Reproductive history is less controllable, yet still within your own hands. Studies show that women who wait to have their first pregnancy after the age of thirty years old are at increased risk, and those that decide to never have children are at elevated risk as well. In addition, if you have children, breastfeeding them is one way to reduce your risk of developing breast cancer. Not breastfeeding your children raises your breast cancer risk.

Talking to your doctor is most necessary if you are at an increased risk of developing breast cancer and have those conversations with your loved ones about your family’s medical history to best understand your risks.


You might be thinking, what is a screening, and how can it help?

The goal of a screening is to detect cancer early, so that it can be taken care of early. The later cancer is detected, the more likely it has developed into a stage that is more detrimental to your health. Screenings mitigate the likelihood of you developing a late-stage cancer, because screenings are typically conducted before the patient has any symptoms of the disease.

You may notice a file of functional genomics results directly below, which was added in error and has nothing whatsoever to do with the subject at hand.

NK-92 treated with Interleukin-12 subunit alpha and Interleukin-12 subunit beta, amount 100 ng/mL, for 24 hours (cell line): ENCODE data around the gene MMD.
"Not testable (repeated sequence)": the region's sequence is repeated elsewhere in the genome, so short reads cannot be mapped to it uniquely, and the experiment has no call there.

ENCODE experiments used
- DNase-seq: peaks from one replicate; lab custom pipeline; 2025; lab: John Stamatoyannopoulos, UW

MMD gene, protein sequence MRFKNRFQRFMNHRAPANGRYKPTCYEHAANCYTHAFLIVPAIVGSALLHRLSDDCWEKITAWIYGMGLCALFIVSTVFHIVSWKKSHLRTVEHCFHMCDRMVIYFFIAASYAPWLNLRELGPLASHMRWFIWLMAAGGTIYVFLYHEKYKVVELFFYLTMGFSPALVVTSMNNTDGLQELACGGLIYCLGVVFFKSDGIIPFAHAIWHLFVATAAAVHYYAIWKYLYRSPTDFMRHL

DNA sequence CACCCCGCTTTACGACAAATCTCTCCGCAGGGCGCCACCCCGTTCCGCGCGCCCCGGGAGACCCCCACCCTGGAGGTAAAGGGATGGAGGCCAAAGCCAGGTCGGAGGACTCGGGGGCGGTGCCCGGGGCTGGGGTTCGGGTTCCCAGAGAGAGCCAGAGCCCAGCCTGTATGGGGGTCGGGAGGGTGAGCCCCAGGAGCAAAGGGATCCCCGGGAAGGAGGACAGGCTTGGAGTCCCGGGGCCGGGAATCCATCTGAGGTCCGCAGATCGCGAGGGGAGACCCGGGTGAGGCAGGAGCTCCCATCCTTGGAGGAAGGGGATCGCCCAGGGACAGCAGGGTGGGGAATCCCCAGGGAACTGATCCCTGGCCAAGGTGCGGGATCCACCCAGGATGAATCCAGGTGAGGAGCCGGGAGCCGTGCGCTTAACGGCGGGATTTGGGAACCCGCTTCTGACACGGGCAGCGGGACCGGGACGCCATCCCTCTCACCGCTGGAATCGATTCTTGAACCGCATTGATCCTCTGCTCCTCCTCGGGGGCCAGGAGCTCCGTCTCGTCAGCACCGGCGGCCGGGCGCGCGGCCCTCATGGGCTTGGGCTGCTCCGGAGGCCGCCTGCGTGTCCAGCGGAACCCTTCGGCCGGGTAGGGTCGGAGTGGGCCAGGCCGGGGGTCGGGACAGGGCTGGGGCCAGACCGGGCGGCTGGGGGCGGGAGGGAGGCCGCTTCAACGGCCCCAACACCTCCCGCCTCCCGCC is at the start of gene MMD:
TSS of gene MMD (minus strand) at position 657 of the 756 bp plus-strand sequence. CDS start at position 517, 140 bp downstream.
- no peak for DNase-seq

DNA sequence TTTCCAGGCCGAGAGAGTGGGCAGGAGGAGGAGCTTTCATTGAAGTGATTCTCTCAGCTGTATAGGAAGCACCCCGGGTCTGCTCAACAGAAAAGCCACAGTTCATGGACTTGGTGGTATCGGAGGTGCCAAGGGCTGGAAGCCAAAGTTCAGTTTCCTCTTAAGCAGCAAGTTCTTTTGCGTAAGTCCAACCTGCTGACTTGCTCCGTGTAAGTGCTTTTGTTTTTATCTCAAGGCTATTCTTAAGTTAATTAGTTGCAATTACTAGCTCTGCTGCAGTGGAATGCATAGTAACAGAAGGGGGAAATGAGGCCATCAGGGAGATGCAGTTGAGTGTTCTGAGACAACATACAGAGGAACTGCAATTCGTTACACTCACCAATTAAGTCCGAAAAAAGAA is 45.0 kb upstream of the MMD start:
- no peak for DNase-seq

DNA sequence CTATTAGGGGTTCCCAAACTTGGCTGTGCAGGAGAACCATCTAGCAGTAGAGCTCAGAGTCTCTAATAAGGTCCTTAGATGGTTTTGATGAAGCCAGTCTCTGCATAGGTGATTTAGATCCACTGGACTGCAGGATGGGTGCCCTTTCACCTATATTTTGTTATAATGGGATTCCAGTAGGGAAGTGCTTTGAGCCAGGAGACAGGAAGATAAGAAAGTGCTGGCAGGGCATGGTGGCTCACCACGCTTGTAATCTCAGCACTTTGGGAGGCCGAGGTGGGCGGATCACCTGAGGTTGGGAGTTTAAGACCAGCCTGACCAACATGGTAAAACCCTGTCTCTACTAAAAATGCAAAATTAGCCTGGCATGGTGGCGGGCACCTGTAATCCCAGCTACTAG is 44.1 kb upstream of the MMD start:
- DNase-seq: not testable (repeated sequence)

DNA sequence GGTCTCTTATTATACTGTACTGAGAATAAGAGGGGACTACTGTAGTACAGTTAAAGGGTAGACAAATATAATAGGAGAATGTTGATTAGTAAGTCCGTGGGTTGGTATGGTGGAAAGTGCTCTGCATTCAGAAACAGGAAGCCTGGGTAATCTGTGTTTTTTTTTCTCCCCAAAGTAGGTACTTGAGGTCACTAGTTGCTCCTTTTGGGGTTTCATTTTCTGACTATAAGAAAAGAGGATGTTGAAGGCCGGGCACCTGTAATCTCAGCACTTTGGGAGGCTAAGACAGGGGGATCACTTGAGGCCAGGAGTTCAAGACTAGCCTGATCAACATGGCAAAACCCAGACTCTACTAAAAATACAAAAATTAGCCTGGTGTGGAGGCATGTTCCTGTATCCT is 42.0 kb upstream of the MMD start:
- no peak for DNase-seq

Individuals that are showing symptoms of breast cancer should schedule a screening immediately. Showing symptoms of breast cancer can be scary but scheduling a screening will allow the soonest possible diagnoses and the highest shot you have at survival, should the symptoms be caused by it.

There are numerous methods of monitoring your breast health.